Monthly Archives: February 2011

Down Versus Synthetic: The Great Sleeping Bag Debate

“What is the big difference in down and synthetic sleeping bags, anyways?”

This is a common question.  Make this decision determined by your trip.  Are you going to be traveling to a place where it rarely rains? Are weight  and space a huge factor?

Down Bag Breakdown:  Down bags are regarded as the lighter option for sleeping bags.  One big plus to having a down bag is compressibility.  If you are working with very little space, having a down bag can be a huge help.  Ounce per ounce, down will be the warmer of the two fills.  It will also keep its shape longer than a synthetic bag.  The biggest downside to this fill is its extreme aversion to water.  Once your down sleeping bag gets wet you are pretty much S.O.L.  You are then.  This is where a synthetic bag wins out.  Also, down tends to be significantly more expensive than synthetic bags.  For those on a budget, down may not be in the cards.

Synthetic Bag Breakdown:  Synthetic bags have several pros over the down sleeping bag.  With a lower price, and care instructions that do not include a list of do’s and don’ts, a synthetic fill bag can be a great alternative to down.  Synthetic bags dry quickly.  Synthetic fills hold their insulation, even when wet.  No need to fret when your bag gets rained on. Leave it out to dry and you will be good to go by the next night.  One downside to the synthetic bag, is that it does not compress as well as a down bag does.  If space is a factor on a backpacking trip, a down bag might make more sense, unless you are going to a place with rain.

Any questions?

Get Prepared for an Active Spring

Spring Time BikingDo you remember the days when you could go outside and it was sunny and 70 degrees?  It feels like a vague memory, but soon enough we will be experiencing those days again.  Generally, as soon as nice weather hits, there is a serious scramble to get your bikes tuned up and buy a new pair of sandals.  Now is the time to start thinking about making your Spring transition.   You should pull out your gear and assess its needs.  Maybe you need a bike tune up; maybe you need to make some comfort improvements to your boat.  Get this stuff done before the crowds begin to swarm the stores.

Get your clothes down from the attic and see if you need to make any upgrades.  The last thing you want to do on the first day of beautiful Spring weather is spend it in a store re-buying your Spring attire.

As a heads up, we will be getting in new longboards, boats, and bikes in the coming weeks.  Be on the lookout for our end of season sale, and new Spring product every week.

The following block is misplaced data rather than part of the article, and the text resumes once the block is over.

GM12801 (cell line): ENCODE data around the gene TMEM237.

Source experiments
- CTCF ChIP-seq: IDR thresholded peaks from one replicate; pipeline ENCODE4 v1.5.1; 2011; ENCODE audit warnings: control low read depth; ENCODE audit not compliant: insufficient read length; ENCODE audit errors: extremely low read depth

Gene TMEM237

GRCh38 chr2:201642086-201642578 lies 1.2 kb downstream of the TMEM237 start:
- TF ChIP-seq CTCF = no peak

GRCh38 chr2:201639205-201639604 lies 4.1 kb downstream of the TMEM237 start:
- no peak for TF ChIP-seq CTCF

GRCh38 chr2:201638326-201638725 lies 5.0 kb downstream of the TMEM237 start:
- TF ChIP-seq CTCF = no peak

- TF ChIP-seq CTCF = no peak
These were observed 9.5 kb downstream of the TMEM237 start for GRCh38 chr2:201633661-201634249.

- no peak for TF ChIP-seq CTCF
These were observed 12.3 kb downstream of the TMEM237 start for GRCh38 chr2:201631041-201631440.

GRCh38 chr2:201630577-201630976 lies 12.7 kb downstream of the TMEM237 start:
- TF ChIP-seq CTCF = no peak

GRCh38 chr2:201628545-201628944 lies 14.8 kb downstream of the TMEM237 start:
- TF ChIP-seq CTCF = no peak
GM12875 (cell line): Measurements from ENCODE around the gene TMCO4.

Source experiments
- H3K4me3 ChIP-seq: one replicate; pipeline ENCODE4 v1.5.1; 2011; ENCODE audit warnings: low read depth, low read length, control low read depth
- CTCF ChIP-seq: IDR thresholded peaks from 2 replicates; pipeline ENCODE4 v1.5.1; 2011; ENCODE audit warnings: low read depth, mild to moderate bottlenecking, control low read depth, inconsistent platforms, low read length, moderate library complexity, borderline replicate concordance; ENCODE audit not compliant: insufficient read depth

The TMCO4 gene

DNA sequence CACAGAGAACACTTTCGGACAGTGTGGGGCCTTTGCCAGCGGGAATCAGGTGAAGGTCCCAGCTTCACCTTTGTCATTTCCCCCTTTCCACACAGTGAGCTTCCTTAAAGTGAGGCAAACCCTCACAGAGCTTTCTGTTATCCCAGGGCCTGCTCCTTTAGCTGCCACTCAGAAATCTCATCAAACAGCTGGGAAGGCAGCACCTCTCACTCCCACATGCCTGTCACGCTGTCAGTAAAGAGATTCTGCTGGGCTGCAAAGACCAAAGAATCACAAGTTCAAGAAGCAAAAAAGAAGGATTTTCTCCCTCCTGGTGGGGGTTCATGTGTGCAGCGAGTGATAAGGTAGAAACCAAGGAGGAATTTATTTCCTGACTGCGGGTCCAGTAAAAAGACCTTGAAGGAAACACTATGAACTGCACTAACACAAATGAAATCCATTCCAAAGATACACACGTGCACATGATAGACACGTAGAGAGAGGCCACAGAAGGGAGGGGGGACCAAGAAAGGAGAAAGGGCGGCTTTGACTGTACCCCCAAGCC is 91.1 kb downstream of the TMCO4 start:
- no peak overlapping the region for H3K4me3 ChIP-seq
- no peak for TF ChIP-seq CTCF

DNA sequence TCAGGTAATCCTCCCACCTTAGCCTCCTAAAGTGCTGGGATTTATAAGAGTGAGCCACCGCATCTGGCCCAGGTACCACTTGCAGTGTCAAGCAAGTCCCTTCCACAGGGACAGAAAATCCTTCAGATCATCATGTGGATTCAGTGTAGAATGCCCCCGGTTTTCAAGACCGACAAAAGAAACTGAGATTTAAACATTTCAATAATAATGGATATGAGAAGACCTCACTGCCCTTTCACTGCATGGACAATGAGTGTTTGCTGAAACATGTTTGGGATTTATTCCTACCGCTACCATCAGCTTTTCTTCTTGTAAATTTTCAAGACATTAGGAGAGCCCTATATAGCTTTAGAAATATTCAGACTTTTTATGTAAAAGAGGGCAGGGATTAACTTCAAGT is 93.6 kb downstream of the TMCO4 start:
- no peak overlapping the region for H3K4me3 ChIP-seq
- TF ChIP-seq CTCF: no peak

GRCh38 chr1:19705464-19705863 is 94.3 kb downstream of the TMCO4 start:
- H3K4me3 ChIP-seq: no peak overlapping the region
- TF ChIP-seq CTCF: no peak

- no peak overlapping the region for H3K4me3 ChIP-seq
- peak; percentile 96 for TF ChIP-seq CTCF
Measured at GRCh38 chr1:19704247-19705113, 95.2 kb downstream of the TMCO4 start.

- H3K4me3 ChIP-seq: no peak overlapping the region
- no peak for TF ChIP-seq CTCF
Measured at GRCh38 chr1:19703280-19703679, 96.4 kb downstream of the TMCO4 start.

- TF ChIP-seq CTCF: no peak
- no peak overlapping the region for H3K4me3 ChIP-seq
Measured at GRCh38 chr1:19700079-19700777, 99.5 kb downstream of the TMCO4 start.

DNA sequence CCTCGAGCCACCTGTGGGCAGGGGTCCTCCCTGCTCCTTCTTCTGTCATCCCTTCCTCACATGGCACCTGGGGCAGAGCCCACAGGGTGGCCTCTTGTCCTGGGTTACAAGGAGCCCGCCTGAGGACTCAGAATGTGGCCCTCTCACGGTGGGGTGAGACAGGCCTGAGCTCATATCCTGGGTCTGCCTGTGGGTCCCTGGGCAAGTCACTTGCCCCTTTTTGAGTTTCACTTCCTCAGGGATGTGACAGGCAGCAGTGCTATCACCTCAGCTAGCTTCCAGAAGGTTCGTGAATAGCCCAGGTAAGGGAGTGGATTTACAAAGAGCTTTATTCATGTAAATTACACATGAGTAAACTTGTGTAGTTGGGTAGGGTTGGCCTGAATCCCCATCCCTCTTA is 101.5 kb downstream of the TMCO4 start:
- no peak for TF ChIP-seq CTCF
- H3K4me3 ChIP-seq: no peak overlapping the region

How to Ride Your Bike to Work and Not Repulse Your Co-Workers

When I used to work in an office downtown, I would commute in to work as often as I could.  As I would step on to the elevator, people would always strike up conversations about cycling around town.  A lot of the time I would hear people say, “I should give commuting a try,” or “I would ride my bike to work, but I hate being all sweaty and gross afterwards.”  Well, I definitely struggled with that issue myself.  I talked to other biking professionals to see what they did following a commute in to work.  After trying several different approaches and more than a few products, I found a system that worked great for me. Hopefully some of you will find it helpful.

-Ride in something breathable, and bring a full change of clothes with you.  One of the reasons you will sweat on a bike ride is wearing clothes that hold in your body heat and don’t wick the sweat away as you are working out.  The more sweat you wick from you body, the less it will be stuck to you for the rest of the day.

-DO NOT leave your helmet at home because you want to avoid helmet hair!  No need to risk brain damage, when there is actually a solution to this problem at your local drug store.  Dry shampoo is an easy way to freshen up your hair after a commute to the office.  Most brands work just fine, but probably the easiest to find is the Tresemme Fresh Start Shampoo.  It is inexpensive and does the job.

-It never hurts to carry baby wipes.  On a hot summer day, you could ride in the nude and still manage produce a gallon of sweat.  On those days where you can’t help but pour sweat, a wipe down in the bathroom with some baby wipes can make a world of difference.

-Bags can make your commute even hotter.  As another option, you can add panniers (bags attached to your bike) or a basket to your bike, allowing you to be bag free.  If you must carry a bag, we would suggest a lightweight or mesh material.

-If anyone gives you grief about freshening up in the corporate bathroom, be sure to remind him or her that not only have you knocked out your exercise for the day, but you got an amazing parking spot right at the door of the building.  No car needed.

Do you have any tips that make your bike to desk transition easier?  We would love to hear them!